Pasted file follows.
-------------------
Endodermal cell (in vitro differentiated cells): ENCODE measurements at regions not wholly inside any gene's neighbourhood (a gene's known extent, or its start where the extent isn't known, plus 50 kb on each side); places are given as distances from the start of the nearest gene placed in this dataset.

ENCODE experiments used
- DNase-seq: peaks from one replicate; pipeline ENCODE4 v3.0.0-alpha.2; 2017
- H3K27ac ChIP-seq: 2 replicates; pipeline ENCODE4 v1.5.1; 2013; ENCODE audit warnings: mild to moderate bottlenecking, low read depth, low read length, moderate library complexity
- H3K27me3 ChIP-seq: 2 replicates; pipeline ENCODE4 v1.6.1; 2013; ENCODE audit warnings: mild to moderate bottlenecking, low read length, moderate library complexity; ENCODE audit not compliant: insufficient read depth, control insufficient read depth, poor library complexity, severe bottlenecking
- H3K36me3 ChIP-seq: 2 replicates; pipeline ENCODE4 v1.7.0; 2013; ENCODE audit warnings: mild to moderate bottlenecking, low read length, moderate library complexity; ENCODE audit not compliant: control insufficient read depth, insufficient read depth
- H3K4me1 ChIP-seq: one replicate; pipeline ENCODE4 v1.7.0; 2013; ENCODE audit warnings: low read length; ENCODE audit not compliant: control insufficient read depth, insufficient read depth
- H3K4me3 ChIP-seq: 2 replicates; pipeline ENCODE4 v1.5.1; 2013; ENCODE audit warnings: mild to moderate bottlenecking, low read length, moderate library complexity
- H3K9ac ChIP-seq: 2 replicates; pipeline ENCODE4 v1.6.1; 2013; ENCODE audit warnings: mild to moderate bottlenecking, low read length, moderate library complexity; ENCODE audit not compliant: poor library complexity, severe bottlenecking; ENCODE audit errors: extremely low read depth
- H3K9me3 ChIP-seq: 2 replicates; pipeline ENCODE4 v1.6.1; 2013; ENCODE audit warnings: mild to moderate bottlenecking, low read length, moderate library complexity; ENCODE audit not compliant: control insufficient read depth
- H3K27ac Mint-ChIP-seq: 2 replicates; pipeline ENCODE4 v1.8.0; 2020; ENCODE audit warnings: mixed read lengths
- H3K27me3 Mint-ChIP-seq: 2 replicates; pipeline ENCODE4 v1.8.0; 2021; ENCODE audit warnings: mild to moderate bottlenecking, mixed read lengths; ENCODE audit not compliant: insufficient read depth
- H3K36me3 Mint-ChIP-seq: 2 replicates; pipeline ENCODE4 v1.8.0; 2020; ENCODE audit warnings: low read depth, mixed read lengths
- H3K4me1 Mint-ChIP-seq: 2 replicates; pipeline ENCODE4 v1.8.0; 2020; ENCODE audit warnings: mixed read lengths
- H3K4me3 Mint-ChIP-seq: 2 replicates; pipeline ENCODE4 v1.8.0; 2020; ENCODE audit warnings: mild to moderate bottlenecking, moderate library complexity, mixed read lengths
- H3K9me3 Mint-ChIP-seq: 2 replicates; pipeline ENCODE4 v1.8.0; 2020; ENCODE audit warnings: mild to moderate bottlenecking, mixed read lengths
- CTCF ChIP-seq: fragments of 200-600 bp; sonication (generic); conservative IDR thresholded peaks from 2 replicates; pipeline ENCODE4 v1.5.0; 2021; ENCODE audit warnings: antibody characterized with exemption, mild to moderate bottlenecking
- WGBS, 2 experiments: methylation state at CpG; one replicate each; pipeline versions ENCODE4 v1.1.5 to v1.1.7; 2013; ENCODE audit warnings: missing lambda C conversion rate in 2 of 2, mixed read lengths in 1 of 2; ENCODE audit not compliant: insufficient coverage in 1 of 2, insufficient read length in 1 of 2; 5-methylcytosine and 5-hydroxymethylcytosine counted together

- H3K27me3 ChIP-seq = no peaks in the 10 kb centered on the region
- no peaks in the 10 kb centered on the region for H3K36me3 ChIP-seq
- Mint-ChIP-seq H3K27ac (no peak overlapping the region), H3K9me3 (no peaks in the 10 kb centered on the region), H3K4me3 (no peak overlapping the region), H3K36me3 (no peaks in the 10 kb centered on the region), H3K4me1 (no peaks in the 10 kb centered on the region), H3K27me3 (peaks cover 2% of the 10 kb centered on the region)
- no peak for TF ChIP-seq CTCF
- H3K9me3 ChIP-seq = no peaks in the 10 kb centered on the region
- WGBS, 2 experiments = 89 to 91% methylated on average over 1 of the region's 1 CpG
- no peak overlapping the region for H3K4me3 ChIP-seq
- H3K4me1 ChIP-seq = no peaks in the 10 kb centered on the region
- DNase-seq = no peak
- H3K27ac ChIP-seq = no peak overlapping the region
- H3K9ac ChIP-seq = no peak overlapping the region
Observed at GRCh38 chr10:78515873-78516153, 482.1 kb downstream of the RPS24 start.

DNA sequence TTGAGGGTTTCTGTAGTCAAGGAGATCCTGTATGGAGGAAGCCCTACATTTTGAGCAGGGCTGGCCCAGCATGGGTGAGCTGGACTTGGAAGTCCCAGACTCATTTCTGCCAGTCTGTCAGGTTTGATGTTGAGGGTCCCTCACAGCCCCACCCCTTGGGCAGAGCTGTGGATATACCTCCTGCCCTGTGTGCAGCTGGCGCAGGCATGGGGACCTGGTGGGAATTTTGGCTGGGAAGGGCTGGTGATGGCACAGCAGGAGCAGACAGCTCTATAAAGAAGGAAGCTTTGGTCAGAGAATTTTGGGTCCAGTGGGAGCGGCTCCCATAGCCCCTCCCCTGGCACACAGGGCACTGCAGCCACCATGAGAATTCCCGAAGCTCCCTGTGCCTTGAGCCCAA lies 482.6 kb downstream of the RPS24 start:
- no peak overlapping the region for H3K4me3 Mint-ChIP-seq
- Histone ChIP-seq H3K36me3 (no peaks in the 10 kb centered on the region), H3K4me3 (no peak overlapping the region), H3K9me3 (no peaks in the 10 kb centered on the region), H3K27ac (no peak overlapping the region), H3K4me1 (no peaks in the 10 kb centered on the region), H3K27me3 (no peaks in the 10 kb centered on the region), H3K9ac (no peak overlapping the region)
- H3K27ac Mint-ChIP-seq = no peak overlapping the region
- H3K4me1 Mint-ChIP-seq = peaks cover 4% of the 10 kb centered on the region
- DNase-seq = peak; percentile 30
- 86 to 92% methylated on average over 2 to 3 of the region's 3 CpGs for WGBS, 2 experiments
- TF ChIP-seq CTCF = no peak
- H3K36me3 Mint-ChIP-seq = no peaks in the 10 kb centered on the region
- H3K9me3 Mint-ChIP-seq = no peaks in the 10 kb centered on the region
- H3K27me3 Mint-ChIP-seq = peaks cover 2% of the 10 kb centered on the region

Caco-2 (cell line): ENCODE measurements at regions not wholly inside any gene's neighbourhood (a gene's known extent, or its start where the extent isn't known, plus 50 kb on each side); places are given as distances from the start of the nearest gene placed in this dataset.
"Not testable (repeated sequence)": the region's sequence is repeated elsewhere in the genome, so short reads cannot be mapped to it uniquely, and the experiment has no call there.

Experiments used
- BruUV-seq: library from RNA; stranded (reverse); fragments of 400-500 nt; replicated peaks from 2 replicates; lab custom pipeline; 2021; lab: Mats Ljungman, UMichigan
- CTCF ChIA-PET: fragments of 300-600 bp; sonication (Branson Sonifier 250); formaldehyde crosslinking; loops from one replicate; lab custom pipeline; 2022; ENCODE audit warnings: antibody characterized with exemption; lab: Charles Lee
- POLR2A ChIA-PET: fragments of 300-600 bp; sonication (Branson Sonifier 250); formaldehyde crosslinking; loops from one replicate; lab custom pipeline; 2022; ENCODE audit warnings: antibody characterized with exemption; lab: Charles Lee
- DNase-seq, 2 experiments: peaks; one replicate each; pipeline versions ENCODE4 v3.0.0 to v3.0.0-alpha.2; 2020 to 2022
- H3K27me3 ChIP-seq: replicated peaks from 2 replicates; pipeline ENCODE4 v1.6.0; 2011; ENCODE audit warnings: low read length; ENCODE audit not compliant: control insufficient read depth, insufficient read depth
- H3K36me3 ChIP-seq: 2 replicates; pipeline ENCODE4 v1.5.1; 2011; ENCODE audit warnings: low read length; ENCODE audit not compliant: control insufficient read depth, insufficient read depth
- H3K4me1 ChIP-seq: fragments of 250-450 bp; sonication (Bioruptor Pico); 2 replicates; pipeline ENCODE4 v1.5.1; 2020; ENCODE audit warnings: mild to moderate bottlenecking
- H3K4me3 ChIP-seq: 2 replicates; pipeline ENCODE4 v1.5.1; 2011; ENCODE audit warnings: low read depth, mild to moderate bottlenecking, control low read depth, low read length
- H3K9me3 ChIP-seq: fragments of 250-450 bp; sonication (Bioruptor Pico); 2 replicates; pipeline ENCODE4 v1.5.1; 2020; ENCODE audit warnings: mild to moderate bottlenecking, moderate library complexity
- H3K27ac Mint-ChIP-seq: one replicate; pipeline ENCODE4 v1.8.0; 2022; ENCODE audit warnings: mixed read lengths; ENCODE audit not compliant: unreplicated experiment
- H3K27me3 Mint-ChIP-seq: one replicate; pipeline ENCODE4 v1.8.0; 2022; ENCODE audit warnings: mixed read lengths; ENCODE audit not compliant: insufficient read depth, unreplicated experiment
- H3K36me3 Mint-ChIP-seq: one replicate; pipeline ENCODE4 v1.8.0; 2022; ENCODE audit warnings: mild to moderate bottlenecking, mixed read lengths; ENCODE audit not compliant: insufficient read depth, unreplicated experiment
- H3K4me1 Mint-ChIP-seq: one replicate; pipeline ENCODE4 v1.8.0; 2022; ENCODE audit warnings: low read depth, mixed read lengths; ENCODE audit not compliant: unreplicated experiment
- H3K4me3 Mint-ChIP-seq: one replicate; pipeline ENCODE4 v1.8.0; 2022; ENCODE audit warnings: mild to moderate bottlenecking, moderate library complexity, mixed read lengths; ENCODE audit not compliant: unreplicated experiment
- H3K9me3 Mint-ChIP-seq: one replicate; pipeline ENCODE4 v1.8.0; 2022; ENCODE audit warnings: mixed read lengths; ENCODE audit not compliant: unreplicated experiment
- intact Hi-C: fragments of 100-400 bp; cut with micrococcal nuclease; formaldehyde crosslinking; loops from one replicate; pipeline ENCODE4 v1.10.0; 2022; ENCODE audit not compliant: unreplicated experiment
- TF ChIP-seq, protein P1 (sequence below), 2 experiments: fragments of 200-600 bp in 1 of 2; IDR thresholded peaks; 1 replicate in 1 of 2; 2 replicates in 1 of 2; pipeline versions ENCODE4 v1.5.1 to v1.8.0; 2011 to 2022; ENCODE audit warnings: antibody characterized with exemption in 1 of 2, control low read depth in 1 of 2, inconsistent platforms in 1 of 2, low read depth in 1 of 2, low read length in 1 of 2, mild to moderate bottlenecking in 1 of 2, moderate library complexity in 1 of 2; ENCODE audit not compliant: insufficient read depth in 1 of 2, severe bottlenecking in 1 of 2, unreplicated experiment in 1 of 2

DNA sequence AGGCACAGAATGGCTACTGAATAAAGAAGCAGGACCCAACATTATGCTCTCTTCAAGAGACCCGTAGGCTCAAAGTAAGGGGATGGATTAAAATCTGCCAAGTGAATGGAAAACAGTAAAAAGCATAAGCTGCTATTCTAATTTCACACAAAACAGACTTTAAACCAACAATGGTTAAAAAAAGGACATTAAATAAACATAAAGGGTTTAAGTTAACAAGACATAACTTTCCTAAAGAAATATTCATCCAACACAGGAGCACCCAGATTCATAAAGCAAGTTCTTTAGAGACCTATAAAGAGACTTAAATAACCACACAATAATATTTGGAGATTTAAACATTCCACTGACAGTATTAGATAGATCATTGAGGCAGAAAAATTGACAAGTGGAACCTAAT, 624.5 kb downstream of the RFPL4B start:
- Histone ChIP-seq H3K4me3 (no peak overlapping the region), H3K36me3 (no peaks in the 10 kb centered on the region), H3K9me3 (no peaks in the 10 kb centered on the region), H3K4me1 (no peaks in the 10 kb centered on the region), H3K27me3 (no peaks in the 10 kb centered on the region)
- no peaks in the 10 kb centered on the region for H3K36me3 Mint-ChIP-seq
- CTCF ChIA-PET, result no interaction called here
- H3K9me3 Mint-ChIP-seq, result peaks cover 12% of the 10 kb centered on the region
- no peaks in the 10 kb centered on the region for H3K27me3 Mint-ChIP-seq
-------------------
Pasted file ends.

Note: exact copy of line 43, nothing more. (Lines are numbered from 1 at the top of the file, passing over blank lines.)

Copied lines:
"Not testable (repeated sequence)": the region's sequence is repeated elsewhere in the genome, so short reads cannot be mapped to it uniquely, and the experiment has no call there.